IDEAS home Printed from
   My bibliography  Save this paper

A tale of three countries: recovery after banking crises


  • Zsolt Darvas


Three small, open European economies — Iceland, Ireland and Latvia – experienced serious trouble during the global financial crisis. Behind their problems were rapid credit growth and expansion of other banking activities in the years leading up to the crisis, largely financed by international borrowing. The crisis hit Latvia harder than any other country, and Ireland also suffered heavily, while Iceland exited the crisis with the smallest fall in employment, despite the greatest shock to the financial system. The purpose of this Policy Contribution is to compare the policy responses in, and the adjustments made by, the three countries. Based on this comparison, it draws lessons for exchange rate policy, internal devaluation, capital controls, banking sector restructuring and fiscal consolidation. It makes a strong case for a European banking federation.

Suggested Citation

  • Zsolt Darvas, 2011. "A tale of three countries: recovery after banking crises," Policy Contributions 663, Bruegel.
  • Handle: RePEc:bre:polcon:663

    Download full text from publisher

    File URL:
    Download Restriction: no

    Other versions of this item:

    References listed on IDEAS

    1. Sigridur Benediktsdottir & Jon Danielsson & Gylfi Zoega, 2011. "Lessons from a collapse of a financial system," Economic Policy, CEPR;CES;MSH, vol. 26(66), pages 183-231, April.
    Full references (including those not matched with items on IDEAS)


    Citations are extracted by the CitEc Project, subscribe to its RSS feed for this item.

    Cited by:

    1. Helga Habis & P. Herings, 2013. "Stochastic bankruptcy games," International Journal of Game Theory, Springer;Game Theory Society, vol. 42(4), pages 973-988, November.
    2. Stefan Kawalec & Ernest Pytlarczyk, 2012. "Controlled Dismantlement of the Euro Area in Order to Preserve the European Union and Single European Market," CASE Network Studies and Analyses 441, CASE-Center for Social and Economic Research.
    3. Andras Simonovits, 2012. "Optimal Cap on Pension Contributions," IEHAS Discussion Papers 1208, Institute of Economics, Centre for Economic and Regional Studies, Hungarian Academy of Sciences.
    4. Tanja Markovic-Hribernik & Matej Tomec, 2015. "Bad Bank And Other Possible Banks’ Rescuing Models – The Case Of Slovenia," Annals - Economy Series, Constantin Brancusi University, Faculty of Economics, vol. 1, pages 128-141, January.
    5. Ulrich Volz, 2013. "Lessons of the European crisis for regional monetary and financial integration in East Asia," Asia Europe Journal, Springer, vol. 11(4), pages 355-376, December.
    6. repec:eee:spacre:v:19:y:2016:i:2:p:227-238 is not listed on IDEAS
    7. Aleksandra Iwulska & Naotaka Sugawara & Juan Zalduendo, 2012. "Financial Integration in Emerging Europe: an Enviable Development Opportunity with Tail Risks," CASE Network Studies and Analyses 438, CASE-Center for Social and Economic Research.
    8. Richard Pomfret, 2012. "The Post-2007 Crises and Europe's Place in the Global Economy," CASE Network Studies and Analyses 439, CASE-Center for Social and Economic Research.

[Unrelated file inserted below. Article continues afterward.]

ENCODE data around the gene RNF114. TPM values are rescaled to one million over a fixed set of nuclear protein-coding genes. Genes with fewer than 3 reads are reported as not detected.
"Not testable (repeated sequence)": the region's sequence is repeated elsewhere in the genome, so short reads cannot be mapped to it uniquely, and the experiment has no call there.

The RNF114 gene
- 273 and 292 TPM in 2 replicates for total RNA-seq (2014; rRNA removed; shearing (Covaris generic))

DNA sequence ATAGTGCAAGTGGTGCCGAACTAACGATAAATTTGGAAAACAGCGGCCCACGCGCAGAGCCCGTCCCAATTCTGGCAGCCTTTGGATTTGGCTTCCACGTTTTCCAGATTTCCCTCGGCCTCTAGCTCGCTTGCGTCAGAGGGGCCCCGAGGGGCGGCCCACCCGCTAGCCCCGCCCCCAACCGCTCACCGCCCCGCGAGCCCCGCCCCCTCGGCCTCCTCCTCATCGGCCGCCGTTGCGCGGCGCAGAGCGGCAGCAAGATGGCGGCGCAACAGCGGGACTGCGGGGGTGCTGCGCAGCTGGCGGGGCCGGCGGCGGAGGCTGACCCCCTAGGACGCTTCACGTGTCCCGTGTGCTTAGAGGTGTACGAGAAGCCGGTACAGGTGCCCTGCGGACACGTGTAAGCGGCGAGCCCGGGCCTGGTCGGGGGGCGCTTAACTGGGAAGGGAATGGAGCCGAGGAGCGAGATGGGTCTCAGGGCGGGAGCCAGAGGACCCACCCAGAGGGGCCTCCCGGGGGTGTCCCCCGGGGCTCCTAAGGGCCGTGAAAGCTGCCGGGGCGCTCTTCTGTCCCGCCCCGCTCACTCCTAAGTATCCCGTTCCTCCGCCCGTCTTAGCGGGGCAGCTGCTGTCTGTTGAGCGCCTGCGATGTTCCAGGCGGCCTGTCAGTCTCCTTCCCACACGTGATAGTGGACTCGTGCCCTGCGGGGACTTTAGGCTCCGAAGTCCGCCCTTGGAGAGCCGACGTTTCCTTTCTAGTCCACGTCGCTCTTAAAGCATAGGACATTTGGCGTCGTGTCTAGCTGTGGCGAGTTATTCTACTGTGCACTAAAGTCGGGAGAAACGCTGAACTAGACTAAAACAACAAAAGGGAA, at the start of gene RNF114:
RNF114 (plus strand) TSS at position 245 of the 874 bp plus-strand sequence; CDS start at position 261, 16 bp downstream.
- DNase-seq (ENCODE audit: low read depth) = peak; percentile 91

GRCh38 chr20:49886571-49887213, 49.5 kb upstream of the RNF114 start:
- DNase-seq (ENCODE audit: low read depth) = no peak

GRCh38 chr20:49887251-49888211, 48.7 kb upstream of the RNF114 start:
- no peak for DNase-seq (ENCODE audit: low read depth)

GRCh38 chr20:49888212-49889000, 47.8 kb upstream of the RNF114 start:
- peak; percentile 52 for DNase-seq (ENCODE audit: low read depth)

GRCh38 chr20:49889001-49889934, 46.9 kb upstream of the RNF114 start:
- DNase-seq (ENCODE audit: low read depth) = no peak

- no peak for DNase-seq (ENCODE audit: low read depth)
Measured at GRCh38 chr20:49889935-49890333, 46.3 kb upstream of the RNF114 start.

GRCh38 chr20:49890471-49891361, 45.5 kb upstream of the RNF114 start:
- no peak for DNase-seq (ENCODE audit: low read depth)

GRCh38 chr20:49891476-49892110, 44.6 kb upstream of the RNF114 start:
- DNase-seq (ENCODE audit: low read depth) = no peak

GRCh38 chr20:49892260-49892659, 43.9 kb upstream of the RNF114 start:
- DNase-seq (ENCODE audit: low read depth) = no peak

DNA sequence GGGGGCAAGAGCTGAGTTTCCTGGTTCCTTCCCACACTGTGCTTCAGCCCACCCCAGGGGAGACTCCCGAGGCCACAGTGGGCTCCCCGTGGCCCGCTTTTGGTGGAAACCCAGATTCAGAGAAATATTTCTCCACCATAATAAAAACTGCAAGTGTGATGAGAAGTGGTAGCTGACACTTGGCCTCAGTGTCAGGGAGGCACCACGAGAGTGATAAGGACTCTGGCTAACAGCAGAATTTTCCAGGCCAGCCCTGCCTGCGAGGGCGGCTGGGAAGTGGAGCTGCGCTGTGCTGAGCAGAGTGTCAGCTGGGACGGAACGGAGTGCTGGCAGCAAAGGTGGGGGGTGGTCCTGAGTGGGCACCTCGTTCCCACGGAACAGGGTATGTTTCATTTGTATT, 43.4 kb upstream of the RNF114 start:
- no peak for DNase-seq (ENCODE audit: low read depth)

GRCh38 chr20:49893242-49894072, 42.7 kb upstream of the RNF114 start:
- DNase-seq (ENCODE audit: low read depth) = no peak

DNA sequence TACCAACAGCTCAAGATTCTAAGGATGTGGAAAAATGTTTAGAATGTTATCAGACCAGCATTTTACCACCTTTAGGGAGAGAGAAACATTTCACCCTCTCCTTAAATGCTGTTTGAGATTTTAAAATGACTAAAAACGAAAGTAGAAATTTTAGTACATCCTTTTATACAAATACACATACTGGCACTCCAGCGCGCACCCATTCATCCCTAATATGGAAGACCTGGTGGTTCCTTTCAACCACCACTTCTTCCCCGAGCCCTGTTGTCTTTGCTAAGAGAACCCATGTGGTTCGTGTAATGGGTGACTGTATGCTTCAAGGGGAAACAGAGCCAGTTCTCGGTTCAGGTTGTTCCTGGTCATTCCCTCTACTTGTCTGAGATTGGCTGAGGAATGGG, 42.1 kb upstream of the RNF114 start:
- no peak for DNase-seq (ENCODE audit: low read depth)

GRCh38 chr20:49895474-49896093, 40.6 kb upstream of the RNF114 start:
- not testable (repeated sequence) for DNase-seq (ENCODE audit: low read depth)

9. Susan Lund & Charles Roxburgh, 2010. "Debt and Deleveraging," World Economics, World Economics, 1 Ivory Square, Plantation Wharf, London, United Kingdom, SW11 3UE, vol. 11(2), pages 1-30, April.

    More about this item

    JEL classification:

    • F31 - International Economics - - International Finance - - - Foreign Exchange
    • F32 - International Economics - - International Finance - - - Current Account Adjustment; Short-term Capital Movements
    • J30 - Labor and Demographic Economics - - Wages, Compensation, and Labor Costs - - - General
    • O40 - Economic Development, Innovation, Technological Change, and Growth - - Economic Growth and Aggregate Productivity - - - General

    NEP fields

    This paper has been announced in the following NEP Reports:


    Access and download statistics


    All material on this site has been provided by the respective publishers and authors. You can help correct errors and omissions. When requesting a correction, please mention this item's handle: RePEc:bre:polcon:663. See general information about how to correct material in RePEc.

    For technical questions regarding this item, or to correct its authors, title, abstract, bibliographic or download information, contact: (Bruegel). General contact details of provider: .

    If you have authored this item and are not yet registered with RePEc, we encourage you to do it here. This allows to link your profile to this item. It also allows you to accept potential citations to this item that we are uncertain about.

    If CitEc recognized a reference but did not link an item in RePEc to it, you can help with this form .

    If you know of missing items citing this one, you can help us creating those links by adding the relevant references in the same way as above, for each refering item. If you are a registered author of this item, you may also want to check the "citations" tab in your RePEc Author Service profile, as there may be some citations waiting for confirmation.

    Please note that corrections may take a couple of weeks to filter through the various RePEc services.

    IDEAS is a RePEc service hosted by the Research Division of the Federal Reserve Bank of St. Louis . RePEc uses bibliographic data supplied by the respective publishers.